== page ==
Review: Face Browse Lets Users Scroll through Web Pages Hands Free

Review: Face Browse Lets Users Scroll through Web Pages Hands Free

If you’ve ever tried using your iPhone or iPad to consult a manual or read a recipe while cooking or while arm-deep working under the hood of a car—any situation requiring both hands—you know how frustrating it can be to constantly have to reach over and flick the screen up to the next section. Enter Face Browse ($1.99). A web-browsing app that helps solve the issue by watching your face. No touch navigation required.

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The impetus for creating the app was based on an earlier project to help disabled users, and an Apple watch browser app called WatchWeb by the same developer (young indie dev Alex Wulff) is also available. I tested Face Browse on my iPhone, and found it mostly worked as advertised with a couple of exceptions. The app has the requisite controls for a browser: an address bar, favorites shortcut, etc. You use it like any other mobile browser, except, or until, you turn your head. The app is tracking your facial movement and when it detects a turn of the head, it scrolls up or down (depending on the direction you turn).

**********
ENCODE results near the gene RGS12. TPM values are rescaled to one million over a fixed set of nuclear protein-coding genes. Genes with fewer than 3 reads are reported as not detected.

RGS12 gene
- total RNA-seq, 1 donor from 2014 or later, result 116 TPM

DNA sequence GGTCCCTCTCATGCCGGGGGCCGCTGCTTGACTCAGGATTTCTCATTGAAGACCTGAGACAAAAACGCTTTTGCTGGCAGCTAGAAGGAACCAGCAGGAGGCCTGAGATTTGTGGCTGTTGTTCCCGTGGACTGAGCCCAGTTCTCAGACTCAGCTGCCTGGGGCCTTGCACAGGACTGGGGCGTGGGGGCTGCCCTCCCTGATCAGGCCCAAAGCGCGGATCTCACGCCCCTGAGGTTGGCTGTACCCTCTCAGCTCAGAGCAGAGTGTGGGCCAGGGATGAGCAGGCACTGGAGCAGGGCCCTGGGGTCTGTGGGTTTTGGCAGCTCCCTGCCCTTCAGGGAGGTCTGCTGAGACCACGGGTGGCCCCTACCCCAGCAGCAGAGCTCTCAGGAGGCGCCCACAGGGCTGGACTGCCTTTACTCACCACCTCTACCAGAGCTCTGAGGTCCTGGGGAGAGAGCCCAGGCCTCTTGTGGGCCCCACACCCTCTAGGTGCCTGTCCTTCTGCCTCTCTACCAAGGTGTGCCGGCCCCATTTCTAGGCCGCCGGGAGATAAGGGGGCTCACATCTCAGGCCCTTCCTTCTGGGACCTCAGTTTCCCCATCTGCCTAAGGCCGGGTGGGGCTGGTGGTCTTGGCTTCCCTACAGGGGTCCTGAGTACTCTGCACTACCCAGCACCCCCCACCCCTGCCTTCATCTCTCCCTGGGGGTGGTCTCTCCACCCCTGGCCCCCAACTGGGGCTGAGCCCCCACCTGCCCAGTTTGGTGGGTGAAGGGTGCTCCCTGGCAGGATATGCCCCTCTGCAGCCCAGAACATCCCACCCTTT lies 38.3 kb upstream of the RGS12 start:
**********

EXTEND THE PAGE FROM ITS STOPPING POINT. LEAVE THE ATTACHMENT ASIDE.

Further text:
The scrolling is a little herky-jerky at times; and I noticed that when I was in dimmer lighting conditions, it had issues accurately detecting turn,s particularly to the left (to scroll back up). The default mode includes a live thumbnail of your face while you use the app, which can be switched off or minimized. You can tune the tracking speed, which may help with the accuracy, though I often found it hard to keep my head centered and not experiencing some level of unexpected scrolling.


  • Clever and unique use of iPhone camera function


  • Can be a little erratic

Final Verdict

Face Browse is perfect for disabled users and DIY’ers and cooking enthusiasts whose hands are engaged in a task. I suggest having your phone positioned on a stand, and in good lighting to discern your facial profile for best effect. Alex is also working on updated app versions for YouTube and e-book applications. I have no doubt they will be hits with anyone looking for an alternate method of navigation. iPhone Life stamp of approval!

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Nate Adcock is a system and integration engineer with experience managing and administering a variety of computing environments. He has worked extensively with mobile gadgets of all shapes and sizes for many years. He is also a former military weather forecaster. Nate is a regular contributor for the and blogs and helps manage both websites. Read more from Nate at or e-mail him at